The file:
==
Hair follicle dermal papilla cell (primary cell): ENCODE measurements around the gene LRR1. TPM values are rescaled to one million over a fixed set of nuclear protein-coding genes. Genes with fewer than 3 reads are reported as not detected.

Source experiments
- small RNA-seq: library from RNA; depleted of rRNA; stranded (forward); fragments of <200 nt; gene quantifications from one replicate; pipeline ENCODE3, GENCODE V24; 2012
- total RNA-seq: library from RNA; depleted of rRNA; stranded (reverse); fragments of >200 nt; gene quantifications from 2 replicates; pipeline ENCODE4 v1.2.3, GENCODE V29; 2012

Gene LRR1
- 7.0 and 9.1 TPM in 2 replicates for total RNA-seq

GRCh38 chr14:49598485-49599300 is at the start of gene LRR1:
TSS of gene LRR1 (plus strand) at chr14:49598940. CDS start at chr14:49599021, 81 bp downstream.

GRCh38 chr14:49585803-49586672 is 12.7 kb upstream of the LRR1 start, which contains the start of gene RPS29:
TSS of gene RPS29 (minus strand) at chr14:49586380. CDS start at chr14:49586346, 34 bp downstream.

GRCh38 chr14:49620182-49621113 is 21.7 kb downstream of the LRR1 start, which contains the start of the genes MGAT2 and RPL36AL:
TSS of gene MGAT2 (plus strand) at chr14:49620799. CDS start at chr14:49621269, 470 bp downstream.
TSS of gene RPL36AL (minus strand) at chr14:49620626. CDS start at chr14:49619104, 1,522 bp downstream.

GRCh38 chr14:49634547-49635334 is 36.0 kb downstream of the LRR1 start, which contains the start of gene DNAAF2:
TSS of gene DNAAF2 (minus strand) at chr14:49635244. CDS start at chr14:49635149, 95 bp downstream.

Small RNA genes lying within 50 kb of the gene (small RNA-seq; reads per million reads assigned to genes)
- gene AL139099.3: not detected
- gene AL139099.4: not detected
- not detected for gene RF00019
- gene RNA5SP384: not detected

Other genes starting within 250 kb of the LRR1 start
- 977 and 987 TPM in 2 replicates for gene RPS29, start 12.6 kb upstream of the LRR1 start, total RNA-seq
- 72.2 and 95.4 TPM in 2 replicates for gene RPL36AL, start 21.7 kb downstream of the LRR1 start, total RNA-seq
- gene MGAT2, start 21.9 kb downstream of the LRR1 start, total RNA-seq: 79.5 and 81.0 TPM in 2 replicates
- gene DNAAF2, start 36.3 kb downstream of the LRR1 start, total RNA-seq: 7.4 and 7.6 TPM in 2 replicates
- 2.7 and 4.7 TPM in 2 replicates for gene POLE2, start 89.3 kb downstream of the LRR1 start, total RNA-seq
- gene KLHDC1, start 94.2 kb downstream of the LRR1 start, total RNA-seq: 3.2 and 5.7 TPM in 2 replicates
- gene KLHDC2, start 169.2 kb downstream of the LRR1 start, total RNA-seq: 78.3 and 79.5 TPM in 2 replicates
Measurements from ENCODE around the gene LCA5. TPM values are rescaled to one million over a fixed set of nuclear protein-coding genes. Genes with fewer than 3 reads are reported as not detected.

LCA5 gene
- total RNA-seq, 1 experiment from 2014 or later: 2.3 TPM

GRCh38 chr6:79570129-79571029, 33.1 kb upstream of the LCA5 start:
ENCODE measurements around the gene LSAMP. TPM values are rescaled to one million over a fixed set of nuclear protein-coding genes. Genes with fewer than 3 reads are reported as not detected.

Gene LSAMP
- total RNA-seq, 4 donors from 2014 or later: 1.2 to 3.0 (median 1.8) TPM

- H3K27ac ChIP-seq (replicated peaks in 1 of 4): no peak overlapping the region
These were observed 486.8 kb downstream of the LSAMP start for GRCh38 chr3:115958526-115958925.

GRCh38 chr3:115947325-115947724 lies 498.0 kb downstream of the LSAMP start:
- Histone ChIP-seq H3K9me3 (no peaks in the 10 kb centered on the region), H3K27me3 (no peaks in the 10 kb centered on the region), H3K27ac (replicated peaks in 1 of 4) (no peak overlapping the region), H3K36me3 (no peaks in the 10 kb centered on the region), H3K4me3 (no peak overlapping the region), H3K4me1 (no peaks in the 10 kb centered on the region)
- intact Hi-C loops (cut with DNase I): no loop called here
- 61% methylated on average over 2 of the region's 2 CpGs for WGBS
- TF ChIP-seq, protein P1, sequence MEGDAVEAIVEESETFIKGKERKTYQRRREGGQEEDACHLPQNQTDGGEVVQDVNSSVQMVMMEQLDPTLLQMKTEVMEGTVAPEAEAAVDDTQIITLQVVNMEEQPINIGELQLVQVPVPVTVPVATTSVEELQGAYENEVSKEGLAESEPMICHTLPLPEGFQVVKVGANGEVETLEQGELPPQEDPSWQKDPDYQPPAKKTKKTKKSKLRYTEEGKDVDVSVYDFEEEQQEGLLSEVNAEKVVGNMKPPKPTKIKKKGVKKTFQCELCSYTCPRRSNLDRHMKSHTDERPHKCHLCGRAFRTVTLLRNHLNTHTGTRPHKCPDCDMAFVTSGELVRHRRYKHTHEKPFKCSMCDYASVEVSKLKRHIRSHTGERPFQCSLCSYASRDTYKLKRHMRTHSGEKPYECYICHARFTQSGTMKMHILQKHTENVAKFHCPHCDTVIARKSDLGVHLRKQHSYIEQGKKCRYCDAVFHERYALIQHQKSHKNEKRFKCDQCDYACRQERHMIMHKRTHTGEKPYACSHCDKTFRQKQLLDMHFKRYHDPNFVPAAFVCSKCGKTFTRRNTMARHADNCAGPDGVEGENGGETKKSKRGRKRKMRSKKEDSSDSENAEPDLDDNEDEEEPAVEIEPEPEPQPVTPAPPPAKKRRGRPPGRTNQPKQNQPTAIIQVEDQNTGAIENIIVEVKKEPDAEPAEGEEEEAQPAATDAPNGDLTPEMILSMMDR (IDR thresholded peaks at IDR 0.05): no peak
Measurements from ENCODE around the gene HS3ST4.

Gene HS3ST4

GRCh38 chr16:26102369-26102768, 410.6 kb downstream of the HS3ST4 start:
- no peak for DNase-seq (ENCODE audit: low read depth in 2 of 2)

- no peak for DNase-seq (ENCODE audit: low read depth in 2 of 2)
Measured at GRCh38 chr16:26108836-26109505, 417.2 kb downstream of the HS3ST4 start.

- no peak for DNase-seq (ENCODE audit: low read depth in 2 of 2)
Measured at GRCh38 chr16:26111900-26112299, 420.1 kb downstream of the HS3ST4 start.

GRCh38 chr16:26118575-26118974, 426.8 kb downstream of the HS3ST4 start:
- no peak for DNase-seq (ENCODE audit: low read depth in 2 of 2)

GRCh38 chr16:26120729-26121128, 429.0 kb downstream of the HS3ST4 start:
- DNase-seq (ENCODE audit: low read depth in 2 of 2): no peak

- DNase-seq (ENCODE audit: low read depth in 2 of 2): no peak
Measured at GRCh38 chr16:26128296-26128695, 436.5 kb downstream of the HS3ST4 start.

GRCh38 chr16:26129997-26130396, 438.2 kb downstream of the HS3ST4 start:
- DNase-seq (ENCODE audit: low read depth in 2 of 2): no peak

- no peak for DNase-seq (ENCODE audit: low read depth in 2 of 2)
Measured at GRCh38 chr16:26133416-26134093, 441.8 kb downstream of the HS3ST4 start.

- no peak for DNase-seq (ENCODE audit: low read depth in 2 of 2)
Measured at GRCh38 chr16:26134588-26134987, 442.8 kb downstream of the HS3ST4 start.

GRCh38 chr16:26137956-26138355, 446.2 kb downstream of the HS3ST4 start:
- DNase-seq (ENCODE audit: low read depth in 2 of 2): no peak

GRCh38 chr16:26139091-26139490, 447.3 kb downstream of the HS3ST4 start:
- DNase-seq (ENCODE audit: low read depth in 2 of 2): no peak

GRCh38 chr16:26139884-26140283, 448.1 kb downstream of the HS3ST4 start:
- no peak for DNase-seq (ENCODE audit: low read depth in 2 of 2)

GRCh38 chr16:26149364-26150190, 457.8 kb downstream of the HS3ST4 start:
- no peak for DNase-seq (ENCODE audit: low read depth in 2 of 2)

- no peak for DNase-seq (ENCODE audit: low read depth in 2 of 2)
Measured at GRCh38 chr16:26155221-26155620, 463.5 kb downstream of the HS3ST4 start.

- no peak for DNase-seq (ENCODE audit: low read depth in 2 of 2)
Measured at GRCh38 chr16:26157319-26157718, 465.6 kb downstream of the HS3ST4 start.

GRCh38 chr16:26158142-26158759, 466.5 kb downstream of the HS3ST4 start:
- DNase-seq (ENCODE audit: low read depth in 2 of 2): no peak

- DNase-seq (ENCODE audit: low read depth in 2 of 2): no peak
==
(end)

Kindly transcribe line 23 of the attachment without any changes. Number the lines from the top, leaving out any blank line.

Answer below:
- 72.2 and 95.4 TPM in 2 replicates for gene RPL36AL, start 21.7 kb downstream of the LRR1 start, total RNA-seq